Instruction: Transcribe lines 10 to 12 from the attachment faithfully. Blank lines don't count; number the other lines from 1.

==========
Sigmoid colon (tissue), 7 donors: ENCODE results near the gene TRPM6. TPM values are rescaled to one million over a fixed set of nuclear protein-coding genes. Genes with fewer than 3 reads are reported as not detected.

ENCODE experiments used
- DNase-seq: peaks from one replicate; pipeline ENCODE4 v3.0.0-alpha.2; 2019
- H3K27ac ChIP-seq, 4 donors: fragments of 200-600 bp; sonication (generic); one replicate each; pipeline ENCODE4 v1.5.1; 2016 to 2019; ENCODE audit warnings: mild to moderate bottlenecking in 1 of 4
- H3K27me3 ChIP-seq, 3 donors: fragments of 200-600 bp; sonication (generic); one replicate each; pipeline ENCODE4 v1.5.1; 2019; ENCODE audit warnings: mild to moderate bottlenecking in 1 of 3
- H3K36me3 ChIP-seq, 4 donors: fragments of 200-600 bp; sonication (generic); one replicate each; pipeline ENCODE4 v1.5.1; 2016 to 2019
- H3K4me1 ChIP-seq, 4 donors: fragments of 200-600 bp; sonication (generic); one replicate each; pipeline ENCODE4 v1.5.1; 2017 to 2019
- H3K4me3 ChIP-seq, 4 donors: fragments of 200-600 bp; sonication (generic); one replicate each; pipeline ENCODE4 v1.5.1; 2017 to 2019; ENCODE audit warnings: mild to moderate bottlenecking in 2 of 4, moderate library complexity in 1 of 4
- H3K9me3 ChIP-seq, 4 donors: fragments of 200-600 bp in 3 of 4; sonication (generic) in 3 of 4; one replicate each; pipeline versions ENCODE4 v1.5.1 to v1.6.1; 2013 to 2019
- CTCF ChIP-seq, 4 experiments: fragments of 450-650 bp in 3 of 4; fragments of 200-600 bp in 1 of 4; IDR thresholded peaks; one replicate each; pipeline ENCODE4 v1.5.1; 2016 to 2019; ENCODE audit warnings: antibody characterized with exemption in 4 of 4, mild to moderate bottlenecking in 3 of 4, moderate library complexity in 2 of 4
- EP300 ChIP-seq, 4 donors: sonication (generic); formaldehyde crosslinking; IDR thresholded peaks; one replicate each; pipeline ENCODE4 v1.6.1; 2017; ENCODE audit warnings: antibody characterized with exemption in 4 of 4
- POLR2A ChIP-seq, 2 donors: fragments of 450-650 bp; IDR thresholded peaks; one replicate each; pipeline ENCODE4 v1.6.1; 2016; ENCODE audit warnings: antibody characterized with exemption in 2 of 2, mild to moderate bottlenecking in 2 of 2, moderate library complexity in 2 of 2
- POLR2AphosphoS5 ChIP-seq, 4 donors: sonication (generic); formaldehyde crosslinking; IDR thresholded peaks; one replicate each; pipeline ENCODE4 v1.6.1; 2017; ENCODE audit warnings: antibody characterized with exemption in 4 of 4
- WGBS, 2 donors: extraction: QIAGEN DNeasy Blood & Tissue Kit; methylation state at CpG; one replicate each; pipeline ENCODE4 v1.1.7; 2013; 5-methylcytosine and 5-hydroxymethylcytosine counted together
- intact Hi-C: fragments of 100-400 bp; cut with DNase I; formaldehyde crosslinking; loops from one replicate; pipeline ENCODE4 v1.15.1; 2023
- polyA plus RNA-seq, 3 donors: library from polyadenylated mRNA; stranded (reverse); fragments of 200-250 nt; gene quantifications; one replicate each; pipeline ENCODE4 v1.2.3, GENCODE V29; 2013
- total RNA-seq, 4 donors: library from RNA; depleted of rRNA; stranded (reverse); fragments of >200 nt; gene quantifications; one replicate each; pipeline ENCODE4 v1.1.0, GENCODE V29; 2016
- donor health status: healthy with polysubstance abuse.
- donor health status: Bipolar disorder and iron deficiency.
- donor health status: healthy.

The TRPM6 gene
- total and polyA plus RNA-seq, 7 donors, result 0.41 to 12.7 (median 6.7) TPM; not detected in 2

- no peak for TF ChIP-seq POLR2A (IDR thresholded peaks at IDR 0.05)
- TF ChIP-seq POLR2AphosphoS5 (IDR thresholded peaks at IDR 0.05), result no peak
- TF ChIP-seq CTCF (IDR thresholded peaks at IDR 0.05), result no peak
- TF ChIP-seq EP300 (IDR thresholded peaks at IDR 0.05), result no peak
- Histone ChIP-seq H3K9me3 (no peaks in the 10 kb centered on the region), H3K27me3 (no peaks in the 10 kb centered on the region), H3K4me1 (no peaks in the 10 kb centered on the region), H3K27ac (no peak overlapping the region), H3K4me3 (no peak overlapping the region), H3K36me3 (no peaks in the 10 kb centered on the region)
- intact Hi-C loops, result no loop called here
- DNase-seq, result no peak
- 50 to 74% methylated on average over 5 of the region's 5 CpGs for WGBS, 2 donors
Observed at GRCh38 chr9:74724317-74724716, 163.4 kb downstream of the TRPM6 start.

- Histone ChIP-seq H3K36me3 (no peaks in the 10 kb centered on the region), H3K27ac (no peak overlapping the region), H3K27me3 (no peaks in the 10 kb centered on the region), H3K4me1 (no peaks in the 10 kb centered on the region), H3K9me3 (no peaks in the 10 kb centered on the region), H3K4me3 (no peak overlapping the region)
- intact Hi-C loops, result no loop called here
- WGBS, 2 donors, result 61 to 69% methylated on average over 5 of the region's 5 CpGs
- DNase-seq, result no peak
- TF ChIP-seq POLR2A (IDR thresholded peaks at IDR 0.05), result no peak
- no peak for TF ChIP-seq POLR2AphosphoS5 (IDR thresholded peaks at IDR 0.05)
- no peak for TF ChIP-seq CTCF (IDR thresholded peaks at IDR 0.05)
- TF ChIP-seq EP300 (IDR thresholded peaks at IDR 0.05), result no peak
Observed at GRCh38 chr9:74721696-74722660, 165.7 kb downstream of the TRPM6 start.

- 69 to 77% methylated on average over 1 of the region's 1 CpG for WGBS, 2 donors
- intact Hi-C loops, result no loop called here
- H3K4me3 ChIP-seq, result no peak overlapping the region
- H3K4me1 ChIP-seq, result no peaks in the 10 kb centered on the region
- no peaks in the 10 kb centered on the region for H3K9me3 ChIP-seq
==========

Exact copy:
- CTCF ChIP-seq, 4 experiments: fragments of 450-650 bp in 3 of 4; fragments of 200-600 bp in 1 of 4; IDR thresholded peaks; one replicate each; pipeline ENCODE4 v1.5.1; 2016 to 2019; ENCODE audit warnings: antibody characterized with exemption in 4 of 4, mild to moderate bottlenecking in 3 of 4, moderate library complexity in 2 of 4
- EP300 ChIP-seq, 4 donors: sonication (generic); formaldehyde crosslinking; IDR thresholded peaks; one replicate each; pipeline ENCODE4 v1.6.1; 2017; ENCODE audit warnings: antibody characterized with exemption in 4 of 4
- POLR2A ChIP-seq, 2 donors: fragments of 450-650 bp; IDR thresholded peaks; one replicate each; pipeline ENCODE4 v1.6.1; 2016; ENCODE audit warnings: antibody characterized with exemption in 2 of 2, mild to moderate bottlenecking in 2 of 2, moderate library complexity in 2 of 2